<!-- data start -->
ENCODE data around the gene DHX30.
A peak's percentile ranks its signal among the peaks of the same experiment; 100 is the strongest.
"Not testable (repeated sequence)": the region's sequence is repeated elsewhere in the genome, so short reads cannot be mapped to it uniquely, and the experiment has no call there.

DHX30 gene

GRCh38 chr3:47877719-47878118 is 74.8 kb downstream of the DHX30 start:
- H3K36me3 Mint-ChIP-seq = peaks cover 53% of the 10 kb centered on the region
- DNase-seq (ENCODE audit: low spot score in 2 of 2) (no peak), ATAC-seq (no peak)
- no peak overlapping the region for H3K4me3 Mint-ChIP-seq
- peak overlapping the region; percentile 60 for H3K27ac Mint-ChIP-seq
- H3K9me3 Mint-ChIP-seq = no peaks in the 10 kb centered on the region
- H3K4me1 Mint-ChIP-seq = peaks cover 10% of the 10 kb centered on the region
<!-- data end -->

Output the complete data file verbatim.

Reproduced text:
ENCODE data around the gene DHX30.
A peak's percentile ranks its signal among the peaks of the same experiment; 100 is the strongest.
"Not testable (repeated sequence)": the region's sequence is repeated elsewhere in the genome, so short reads cannot be mapped to it uniquely, and the experiment has no call there.

DHX30 gene

GRCh38 chr3:47877719-47878118 is 74.8 kb downstream of the DHX30 start:
- H3K36me3 Mint-ChIP-seq = peaks cover 53% of the 10 kb centered on the region
- DNase-seq (ENCODE audit: low spot score in 2 of 2) (no peak), ATAC-seq (no peak)
- no peak overlapping the region for H3K4me3 Mint-ChIP-seq
- peak overlapping the region; percentile 60 for H3K27ac Mint-ChIP-seq
- H3K9me3 Mint-ChIP-seq = no peaks in the 10 kb centered on the region
- H3K4me1 Mint-ChIP-seq = peaks cover 10% of the 10 kb centered on the region